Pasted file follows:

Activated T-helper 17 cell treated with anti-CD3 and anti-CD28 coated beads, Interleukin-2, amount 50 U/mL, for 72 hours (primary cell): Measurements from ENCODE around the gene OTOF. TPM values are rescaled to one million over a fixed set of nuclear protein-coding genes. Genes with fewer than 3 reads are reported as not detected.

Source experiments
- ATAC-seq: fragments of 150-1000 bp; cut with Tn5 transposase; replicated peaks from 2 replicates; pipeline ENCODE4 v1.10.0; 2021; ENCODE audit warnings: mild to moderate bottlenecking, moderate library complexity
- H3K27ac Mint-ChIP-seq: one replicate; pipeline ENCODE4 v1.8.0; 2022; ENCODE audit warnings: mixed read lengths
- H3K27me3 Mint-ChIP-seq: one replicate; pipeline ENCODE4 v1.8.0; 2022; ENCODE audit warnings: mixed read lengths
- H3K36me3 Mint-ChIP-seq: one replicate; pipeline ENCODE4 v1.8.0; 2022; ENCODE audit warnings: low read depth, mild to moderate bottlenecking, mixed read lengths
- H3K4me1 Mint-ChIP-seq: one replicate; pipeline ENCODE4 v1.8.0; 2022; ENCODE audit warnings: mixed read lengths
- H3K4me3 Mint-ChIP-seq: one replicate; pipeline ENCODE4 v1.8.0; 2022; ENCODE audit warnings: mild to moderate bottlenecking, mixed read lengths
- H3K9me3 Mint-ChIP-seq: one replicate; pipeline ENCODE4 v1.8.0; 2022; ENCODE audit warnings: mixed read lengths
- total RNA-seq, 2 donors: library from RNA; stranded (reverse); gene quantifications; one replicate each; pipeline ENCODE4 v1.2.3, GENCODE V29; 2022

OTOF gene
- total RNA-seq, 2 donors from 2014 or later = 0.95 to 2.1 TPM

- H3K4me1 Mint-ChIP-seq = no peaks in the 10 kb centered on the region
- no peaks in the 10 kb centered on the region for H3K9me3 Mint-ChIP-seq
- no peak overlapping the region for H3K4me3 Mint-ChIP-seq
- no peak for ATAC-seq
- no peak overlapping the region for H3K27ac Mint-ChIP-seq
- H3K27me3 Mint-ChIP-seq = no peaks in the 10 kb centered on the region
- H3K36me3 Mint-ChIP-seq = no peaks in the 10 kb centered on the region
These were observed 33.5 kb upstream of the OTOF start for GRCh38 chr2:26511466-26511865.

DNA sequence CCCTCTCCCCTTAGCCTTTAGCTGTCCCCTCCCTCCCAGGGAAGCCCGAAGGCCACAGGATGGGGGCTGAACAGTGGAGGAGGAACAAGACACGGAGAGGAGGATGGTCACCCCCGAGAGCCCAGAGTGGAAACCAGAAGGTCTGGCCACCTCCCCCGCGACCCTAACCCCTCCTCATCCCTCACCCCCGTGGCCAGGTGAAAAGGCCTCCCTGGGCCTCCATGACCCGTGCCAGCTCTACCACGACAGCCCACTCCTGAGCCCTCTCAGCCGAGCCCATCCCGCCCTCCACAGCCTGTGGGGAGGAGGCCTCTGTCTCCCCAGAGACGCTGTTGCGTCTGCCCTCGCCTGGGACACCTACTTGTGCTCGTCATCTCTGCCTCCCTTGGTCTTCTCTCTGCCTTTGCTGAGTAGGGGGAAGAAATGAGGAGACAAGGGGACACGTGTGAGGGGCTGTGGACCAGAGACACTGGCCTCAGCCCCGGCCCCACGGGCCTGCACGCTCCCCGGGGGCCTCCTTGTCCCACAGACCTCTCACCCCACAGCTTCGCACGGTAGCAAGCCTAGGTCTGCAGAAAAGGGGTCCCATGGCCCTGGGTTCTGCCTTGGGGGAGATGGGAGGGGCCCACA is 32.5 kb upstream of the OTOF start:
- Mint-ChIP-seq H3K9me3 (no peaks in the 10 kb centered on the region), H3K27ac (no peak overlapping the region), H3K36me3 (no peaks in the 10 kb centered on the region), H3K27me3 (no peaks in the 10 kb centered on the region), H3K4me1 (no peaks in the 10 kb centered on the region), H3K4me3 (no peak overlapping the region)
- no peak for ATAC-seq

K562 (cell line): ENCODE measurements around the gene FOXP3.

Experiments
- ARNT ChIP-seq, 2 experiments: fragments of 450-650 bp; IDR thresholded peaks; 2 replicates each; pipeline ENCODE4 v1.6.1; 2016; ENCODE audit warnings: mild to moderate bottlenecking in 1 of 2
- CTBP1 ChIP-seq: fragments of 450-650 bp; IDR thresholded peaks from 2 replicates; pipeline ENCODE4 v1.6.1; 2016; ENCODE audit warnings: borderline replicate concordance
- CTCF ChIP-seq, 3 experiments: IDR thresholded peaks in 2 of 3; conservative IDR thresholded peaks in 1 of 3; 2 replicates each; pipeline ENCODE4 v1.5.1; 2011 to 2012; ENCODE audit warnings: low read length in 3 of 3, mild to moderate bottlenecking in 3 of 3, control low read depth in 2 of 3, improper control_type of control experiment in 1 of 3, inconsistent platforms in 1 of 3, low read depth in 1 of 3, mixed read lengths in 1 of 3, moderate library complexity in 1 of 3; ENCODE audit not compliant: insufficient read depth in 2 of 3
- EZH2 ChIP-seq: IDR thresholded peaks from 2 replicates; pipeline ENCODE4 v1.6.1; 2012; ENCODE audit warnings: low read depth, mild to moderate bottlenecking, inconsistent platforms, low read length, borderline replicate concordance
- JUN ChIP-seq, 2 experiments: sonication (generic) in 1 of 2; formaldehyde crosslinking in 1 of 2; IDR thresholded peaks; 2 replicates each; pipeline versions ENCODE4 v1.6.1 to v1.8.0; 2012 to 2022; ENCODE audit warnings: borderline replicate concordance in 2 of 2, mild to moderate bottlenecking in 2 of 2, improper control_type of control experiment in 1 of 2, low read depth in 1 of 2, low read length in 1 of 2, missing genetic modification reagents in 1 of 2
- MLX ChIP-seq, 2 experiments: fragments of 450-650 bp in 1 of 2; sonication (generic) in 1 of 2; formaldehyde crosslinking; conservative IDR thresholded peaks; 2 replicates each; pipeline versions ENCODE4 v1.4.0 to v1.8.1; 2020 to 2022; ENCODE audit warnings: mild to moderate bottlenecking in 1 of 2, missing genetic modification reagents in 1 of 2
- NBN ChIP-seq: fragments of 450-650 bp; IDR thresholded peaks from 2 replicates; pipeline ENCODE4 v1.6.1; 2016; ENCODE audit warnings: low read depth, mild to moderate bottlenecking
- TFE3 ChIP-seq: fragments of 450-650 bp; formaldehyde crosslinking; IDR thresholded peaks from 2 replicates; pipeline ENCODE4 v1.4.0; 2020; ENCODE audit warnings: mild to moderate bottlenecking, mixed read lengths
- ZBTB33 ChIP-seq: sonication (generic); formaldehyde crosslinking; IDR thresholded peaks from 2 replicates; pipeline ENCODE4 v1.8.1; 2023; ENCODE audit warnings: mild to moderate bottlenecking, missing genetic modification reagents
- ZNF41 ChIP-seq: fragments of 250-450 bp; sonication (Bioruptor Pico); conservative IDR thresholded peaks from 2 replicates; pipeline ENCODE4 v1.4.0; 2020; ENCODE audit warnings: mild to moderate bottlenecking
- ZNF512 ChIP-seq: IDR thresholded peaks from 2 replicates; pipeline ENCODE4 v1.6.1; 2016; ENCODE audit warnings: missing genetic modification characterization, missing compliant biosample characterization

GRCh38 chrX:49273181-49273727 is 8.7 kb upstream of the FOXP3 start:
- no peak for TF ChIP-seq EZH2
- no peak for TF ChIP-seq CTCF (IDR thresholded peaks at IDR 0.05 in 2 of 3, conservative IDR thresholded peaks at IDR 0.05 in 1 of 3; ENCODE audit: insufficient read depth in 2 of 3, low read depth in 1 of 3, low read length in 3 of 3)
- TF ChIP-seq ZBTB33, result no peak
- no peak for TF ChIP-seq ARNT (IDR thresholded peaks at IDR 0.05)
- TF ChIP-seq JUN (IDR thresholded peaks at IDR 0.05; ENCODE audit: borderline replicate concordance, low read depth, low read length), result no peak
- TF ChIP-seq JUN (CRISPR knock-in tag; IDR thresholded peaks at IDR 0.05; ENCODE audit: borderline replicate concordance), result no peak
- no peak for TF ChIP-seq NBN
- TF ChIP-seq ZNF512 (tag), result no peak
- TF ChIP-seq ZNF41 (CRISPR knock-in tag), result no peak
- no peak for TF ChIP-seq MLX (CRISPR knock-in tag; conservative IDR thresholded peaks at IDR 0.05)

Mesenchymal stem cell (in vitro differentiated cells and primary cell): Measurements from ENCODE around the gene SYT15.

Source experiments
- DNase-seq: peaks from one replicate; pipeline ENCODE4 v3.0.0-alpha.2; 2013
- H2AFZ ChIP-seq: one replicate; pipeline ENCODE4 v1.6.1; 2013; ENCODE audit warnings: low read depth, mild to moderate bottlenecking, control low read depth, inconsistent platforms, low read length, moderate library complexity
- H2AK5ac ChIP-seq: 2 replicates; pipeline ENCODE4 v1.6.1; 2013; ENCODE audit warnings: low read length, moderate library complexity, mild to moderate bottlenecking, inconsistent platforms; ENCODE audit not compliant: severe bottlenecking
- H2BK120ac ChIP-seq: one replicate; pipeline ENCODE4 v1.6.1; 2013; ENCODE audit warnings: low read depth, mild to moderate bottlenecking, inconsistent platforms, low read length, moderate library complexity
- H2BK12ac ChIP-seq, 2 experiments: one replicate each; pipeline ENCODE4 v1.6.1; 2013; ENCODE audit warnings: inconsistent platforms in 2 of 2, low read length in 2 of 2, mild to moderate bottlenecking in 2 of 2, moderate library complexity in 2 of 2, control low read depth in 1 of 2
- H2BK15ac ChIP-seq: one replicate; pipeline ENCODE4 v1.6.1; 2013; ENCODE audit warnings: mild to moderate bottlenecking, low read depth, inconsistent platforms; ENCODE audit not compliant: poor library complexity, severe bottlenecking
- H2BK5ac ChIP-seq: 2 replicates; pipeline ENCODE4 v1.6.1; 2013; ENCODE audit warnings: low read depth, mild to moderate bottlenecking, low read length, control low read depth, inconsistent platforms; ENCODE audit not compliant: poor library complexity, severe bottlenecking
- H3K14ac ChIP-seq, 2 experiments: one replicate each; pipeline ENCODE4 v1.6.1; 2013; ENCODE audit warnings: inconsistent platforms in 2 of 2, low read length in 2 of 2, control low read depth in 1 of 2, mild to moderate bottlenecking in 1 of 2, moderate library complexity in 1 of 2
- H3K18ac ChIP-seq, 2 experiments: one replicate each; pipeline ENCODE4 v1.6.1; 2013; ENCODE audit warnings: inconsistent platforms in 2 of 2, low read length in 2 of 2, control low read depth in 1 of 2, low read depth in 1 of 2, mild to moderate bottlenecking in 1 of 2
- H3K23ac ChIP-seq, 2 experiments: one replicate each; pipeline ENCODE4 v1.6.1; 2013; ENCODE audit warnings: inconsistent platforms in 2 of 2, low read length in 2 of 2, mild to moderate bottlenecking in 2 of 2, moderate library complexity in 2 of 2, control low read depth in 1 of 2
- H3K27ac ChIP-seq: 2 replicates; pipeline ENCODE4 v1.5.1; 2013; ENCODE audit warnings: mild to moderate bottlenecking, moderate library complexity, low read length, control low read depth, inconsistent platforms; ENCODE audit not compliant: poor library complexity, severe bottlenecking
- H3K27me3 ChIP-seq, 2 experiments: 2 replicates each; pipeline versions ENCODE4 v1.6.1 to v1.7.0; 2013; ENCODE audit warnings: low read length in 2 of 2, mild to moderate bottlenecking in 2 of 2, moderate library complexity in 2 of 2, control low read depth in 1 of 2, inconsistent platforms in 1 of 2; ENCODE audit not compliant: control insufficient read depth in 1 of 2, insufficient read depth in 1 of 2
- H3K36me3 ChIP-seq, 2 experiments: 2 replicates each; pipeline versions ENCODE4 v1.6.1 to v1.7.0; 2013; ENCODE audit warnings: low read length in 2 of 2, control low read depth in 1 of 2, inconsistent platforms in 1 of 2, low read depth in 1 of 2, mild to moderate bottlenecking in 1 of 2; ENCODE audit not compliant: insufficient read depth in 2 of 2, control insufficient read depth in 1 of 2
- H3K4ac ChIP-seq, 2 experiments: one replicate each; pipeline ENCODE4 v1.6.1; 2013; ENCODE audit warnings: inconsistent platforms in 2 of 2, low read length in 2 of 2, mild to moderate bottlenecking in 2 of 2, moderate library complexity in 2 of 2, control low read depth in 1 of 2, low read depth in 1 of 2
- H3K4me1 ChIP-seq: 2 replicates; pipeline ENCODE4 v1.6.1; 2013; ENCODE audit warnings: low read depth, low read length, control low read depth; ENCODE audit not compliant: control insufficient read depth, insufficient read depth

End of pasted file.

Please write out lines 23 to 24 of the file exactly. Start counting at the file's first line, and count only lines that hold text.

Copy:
- no peak for ATAC-seq

K562 (cell line): ENCODE measurements around the gene FOXP3.